Mitochondrial disease is very rare and also very serious.  About 1 in 5,000 people have a true genetic mitochondrial disease.  This involves mutations in mitochondrial DNA which is different to the cellular DNA packaged in chromosomes within the nucleus of the cell.  It has long been assumed that mutations in mitochondrial DNA are exclusively inherited from the mother, but this has been disputed by experts such as Robert Naviaux and Thomas G. McWilliams.

Mitochondrial DNA can be inherited from fathers, not just mothers.

If you had a mitochondrial disease it is almost certain that you would have been diagnosed at or close to birth.  Why?  Because babies born with mitochondrial disease generally have very specific symptoms such as:

 

  • Poor growth
  • Muscle weakness or low muscle tone – floppy babies
  • Vision and/or hearing problems
  • Learning disabilities, developmental delays, mental retardation
  • Autism or autism-like features (however, most cases of autism are NOT related to mitochondrial disease but rather mitochondrial dysfunction)
  • Heart, liver or kidney diseases
  • Neurological problems, seizures, migraines, strokes
  • Movement disorders
  • Respiratory (breathing) problems
  • Lactic acidosis (build-up of lactic acid)
  • Dementia
  • And many more…

 

Infants with any of these symptoms will be tested for everything under the sun including mitochondrial diseases.  Undiagnosed they don’t typically survive for very long.

 

You can read more here:

What is Mitochondrial Disease?

 

 

What Is Mitochondrial Dysfunction

 

Mitochondria dysfunction is not nearly as serious as mitochondrial disease.  Mitochondrial dysfunction is not genetic and is reversable.  This is important.

Since energy production is a major function of our mitochondria it doesn’t make it hard to imagine what the consequences would be if not enough energy is produced by cells in different organ systems.  It would thus make sense that mitochondrial dysfunction would be related to symptoms and conditions such as:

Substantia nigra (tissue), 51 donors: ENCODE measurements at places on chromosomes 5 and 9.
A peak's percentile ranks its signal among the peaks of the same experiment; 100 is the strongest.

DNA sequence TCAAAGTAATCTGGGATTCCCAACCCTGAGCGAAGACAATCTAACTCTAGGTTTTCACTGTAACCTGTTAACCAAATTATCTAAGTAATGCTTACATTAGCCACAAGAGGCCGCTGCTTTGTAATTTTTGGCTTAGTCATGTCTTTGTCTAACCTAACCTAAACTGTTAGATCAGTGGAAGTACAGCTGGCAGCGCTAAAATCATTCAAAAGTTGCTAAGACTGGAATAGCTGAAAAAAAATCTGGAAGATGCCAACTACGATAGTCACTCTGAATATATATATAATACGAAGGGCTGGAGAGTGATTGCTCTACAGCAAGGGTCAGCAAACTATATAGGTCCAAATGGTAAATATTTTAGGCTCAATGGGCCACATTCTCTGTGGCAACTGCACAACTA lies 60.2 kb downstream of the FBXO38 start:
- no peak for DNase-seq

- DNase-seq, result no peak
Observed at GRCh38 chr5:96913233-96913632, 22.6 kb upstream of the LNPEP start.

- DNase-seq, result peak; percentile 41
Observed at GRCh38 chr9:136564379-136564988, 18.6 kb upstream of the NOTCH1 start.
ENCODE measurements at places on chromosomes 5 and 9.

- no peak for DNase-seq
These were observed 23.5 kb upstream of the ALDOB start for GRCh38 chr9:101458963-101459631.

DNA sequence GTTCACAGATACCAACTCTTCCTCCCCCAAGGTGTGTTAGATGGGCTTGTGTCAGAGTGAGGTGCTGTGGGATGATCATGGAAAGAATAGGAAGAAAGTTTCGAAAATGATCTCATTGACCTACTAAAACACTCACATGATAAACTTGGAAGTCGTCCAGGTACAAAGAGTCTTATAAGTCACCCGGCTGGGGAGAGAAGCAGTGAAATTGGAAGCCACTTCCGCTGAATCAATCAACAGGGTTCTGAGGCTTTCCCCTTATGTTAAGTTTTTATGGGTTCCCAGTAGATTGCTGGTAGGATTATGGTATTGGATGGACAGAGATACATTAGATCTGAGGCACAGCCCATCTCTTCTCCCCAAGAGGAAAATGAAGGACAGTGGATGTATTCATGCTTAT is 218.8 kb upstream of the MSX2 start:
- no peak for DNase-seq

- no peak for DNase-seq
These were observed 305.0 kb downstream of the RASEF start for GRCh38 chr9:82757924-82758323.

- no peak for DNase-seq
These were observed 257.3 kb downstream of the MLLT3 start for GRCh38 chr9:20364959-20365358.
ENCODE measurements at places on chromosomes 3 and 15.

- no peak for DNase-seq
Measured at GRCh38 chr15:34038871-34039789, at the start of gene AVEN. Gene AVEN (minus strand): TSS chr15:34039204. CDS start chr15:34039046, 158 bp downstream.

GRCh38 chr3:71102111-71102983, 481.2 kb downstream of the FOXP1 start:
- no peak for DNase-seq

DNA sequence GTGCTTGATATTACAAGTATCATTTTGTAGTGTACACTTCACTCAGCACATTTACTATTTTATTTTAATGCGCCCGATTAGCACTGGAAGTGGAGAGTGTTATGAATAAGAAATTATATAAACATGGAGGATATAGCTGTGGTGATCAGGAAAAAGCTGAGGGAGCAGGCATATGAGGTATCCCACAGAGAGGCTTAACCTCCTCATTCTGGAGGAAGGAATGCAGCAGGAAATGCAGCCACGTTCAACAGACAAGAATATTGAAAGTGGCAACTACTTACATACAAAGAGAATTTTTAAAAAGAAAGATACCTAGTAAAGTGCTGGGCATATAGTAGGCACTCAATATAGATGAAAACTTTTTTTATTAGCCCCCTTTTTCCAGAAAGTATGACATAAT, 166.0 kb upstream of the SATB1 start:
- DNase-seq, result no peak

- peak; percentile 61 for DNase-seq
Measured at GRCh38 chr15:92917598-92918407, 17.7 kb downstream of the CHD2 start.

• Fatigue
  • Chronic Fatigue Syndrome (CFS)
  • Fibromyalgia
  • Body aches and pains
  • Poor memory and concentration
  • Inability or difficulty to exercise
  • Poor liver and kidney detoxification
  • Diabetes
  • Cardiovascular (heart) conditions
  • Immune dysregulation or problems fighting off infections
  • Autism or autism-like behaviours
  • And many more…

 

If you can provide energy to cells to perform their functions, then the cells, organs, and body systems will work the way they are designed to.  Many diseases or disorders are given a name as part of a diagnosis, ie ‘You have chronic fatigue syndrome / fibromyalgia / heart disease / autism / dementia / diabetes’ etc. but ultimately they are all associated with mitochondrial dysfunction because the cells in the particular organ systems are not receiving the energy they need to function properly.

This provides a basic overview and understanding of the importance of mitochondria, but if you want to go more in depth into mitochondrial function you can read the articles below.

 

Mitochondria – NADH and ATP Production via Different Pathways

Mitochondria and Cell Danger Response

Mitochondria – What Happens When You Drink Alcohol?

 

 

 

REFERENCES:

 

United Mitochondrial Disease Foundation.  What is Mitochondrial Disease?

Child Neurology Foundation.  Mitochondrial Diseases

S. National Library of Medicine/Genetics Home Reference. What are the different ways in which a genetic condition can be inherited?